Yesterday morning I walked outside and was attacked.

Several angry hummingbirds flew at my face and eyes.  "What in the...!" I shouted. I looked up on the second floor deck and sure enough, the feeders were empty.  "Sorry guys.  I'll be right up there." and I took the jug of home-made nectar up to fill the feeders.  When I stepped out on the porch, there was someone already out there.  Oops.  Wait...  We didn't have any guests the previous night.

"Excuse me.  Can I help you?" I asked the sleeping form on the couch.

The still very groggy homeless gentleman said "I climbed up the wall to sleep up here last night." "That's nice" I told him. "You need to leave now.  Why don't you come inside and go down the  stairs to leave, rather than climbing down the side of the building."

He packed up his pack, and headed down and left through the front door.

Very strange.  We've been here for over 22 years now, and that's a first.
This morning I woke up just before 4:am.  I lay in bed for a bit and got up to get a drink of water.  I was just snuggling back in to go back to sleep when the dog barked.

The dog barked.  One "Woof".  In the 5 years we have had this dog, she has NEVER barked in the bedroom.  Ever.

"Crap" I thought. "The homeless guy is back."  Only the dog was facing the other way.  She was looking at the bathroom with it's open window.

And then I heard the bear.

Sort of a long low moaning and huffing... I've heard it before  I reached for the half open bathroom window and SHOUTED!!!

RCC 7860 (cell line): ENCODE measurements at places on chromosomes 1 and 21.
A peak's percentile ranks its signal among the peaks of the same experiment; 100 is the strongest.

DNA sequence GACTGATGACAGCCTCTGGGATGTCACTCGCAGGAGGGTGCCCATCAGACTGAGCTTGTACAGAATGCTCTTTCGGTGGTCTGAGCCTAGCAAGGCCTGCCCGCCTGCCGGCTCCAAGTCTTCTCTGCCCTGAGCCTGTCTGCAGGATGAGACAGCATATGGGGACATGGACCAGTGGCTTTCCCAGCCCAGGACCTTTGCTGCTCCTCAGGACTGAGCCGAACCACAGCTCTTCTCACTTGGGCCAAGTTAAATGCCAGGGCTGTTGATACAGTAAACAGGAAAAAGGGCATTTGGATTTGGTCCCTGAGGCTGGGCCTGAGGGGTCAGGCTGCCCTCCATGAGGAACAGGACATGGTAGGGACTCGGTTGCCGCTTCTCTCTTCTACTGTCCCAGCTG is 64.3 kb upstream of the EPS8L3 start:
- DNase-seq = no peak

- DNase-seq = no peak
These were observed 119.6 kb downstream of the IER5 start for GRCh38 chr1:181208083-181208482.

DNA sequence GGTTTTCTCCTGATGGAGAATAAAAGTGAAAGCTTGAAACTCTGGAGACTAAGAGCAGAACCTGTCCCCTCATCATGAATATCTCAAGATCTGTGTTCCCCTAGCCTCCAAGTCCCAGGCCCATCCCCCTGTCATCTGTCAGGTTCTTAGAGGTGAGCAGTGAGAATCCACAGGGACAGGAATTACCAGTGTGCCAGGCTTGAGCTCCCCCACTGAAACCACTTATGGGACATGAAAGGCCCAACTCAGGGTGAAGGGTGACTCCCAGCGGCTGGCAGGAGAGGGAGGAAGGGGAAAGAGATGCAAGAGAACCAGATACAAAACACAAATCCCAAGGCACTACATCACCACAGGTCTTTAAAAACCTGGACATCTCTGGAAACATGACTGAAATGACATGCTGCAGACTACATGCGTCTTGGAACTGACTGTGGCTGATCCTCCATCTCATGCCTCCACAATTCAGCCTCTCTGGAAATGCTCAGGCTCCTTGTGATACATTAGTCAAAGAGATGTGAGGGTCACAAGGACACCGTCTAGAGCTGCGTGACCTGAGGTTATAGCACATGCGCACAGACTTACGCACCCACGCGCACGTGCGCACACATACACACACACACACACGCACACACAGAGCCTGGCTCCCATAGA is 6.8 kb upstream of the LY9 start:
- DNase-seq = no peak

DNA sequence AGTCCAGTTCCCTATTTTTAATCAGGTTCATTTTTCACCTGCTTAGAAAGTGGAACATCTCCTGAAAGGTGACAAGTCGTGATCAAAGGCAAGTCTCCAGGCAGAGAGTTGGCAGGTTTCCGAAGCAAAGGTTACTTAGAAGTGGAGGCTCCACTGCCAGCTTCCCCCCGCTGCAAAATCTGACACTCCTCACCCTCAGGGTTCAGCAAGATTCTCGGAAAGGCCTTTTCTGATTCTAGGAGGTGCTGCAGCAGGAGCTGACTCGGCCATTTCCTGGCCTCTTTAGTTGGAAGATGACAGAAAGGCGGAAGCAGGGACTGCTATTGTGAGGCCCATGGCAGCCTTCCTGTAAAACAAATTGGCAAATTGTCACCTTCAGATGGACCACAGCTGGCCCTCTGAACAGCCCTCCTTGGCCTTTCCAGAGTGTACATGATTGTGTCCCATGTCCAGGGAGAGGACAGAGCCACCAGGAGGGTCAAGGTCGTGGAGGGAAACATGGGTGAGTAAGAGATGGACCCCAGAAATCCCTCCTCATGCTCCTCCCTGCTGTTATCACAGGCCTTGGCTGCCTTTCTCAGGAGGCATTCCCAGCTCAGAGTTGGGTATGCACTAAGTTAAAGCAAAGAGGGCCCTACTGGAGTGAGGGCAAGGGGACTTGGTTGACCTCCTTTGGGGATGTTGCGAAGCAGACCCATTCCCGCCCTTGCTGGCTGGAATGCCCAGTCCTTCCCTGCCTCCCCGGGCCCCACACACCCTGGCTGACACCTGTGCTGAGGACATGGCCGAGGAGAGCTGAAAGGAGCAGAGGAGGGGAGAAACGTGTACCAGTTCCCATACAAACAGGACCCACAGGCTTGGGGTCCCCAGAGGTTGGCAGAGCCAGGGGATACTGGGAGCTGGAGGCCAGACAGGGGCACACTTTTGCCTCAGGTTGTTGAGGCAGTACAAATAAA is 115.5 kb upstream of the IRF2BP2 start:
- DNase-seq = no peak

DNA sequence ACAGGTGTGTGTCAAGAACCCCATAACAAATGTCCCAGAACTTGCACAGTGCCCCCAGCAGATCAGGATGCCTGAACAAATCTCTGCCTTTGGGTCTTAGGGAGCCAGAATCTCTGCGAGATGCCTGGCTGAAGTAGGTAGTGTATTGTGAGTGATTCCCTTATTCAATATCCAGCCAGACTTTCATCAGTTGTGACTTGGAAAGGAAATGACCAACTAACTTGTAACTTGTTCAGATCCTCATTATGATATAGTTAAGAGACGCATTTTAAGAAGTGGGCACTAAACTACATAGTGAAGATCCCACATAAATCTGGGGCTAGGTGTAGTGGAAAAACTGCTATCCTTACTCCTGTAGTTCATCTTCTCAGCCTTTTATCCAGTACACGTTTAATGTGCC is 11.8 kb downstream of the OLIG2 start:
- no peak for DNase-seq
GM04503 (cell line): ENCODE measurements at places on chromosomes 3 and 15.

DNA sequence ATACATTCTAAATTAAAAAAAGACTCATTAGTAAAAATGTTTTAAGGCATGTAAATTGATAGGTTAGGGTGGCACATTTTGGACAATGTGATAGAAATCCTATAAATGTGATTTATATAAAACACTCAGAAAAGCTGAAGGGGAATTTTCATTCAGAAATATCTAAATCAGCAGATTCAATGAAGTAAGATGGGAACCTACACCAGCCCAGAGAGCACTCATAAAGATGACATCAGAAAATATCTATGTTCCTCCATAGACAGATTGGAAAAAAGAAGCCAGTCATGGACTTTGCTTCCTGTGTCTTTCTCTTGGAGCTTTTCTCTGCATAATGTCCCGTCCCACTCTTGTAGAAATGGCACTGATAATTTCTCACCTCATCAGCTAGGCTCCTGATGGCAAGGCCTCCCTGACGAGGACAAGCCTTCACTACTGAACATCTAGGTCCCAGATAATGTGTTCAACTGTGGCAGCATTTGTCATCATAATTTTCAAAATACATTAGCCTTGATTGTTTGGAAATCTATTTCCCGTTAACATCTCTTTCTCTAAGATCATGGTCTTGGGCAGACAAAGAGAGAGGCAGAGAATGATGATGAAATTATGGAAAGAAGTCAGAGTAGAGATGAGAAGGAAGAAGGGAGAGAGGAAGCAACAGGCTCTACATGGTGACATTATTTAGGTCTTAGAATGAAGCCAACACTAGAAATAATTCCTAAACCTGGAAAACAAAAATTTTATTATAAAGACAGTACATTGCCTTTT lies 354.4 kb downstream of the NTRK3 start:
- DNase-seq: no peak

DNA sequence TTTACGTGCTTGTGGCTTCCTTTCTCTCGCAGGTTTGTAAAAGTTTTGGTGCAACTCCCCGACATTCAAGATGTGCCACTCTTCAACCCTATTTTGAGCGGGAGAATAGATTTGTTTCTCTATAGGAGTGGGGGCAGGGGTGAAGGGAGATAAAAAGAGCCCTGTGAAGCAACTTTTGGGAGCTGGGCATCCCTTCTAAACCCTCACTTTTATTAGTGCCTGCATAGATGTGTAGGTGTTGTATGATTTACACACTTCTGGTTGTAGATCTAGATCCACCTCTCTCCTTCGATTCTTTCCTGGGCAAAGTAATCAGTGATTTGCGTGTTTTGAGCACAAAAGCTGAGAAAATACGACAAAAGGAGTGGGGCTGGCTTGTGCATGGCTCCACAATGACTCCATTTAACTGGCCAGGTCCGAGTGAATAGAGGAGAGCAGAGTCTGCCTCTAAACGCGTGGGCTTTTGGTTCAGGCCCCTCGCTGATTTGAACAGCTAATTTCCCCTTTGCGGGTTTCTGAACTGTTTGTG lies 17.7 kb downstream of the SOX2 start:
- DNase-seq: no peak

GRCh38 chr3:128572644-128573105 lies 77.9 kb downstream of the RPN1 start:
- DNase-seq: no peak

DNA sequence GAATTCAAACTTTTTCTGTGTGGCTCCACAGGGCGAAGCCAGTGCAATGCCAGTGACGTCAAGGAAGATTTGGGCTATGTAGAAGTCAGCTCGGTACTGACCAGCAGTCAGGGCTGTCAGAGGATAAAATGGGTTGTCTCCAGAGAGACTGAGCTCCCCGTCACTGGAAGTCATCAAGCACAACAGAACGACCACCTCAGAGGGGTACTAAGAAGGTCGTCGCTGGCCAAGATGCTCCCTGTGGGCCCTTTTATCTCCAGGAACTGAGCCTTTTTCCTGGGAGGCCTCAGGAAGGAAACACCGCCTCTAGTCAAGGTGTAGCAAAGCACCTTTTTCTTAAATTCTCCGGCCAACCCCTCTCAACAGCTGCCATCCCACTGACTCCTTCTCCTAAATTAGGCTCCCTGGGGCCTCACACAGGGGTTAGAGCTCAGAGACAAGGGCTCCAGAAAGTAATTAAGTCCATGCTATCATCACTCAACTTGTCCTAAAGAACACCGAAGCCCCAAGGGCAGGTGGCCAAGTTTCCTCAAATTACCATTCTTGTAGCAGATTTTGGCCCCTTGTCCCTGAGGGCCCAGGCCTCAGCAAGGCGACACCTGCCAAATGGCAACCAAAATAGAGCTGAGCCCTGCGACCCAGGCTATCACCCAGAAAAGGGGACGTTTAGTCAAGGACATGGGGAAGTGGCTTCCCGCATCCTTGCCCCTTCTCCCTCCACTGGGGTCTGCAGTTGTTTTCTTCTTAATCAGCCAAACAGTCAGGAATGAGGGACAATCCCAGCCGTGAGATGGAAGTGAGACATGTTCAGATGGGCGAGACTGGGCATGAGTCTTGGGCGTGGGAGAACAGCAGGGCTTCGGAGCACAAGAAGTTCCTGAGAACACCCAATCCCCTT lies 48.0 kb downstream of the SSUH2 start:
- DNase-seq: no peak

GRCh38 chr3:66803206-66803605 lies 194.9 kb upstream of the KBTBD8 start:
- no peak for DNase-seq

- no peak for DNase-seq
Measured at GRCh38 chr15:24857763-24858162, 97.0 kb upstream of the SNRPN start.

Actually, I screamed like a little girl, because just as I opened the window, a clawed ball of fur hit me in my bare chest, HARD!  Damn cat was watching the bear out the fricken window.

When I caught my breath I shouted out the window again, pulled on pants, boots and, at Juanita's suggestion, a sweatshirt, and headed out with my shotgun. (When we first moved up here, the Colorado Dept. of Wildlife recommended people keep a shotgun handy loaded with rubber buckshot for this sort of thing.)

Juanita and I wandered around for a while, making noise and shining the flashlights around and we saw nothing.   We went back inside, and I replaced the batteries in the shotgun's barrel mounted flashlight/laser pointer sight, and then we went back out again.  Still nothing.  I was just getting ready to head back in when I heard him again.  That low moaning and huffing.  Behind me.  Up high.  In the dark.  In a big tree.

I shown the flashlight into the big ponderosa pine tree, and could just make out the eyes of a black bear reflecting down at me.

Okay, now what..  Shoot the bear in the face?  That just doesn't seem polite.  Juanita found a better angle. Only butt showing.


Okay, let's clear out so he can leave.  Make it easy for him to do the right thing.

We went up on the back deck and listened to him.  He moaned pretty loudly for about 15 minutes or so, and then we heard it shuffle down the tree, and he was gone.  I felt terrible, but it's important that bears are afraid of town and the people in it.  If they become a nuisance, the DOW will put them down.   And I don't mean by telling them that they smell bad, or that their mother dresses them funny.

And speaking of unpleasant smelling and odd clothes...

As I am finishing this story, I realized something about myself.  I am guilty of "Species Privilege".

It never even occurred to me to shoot the homeless guy in the butt.

(But, in my defense, the guy wasn't after my chickens...)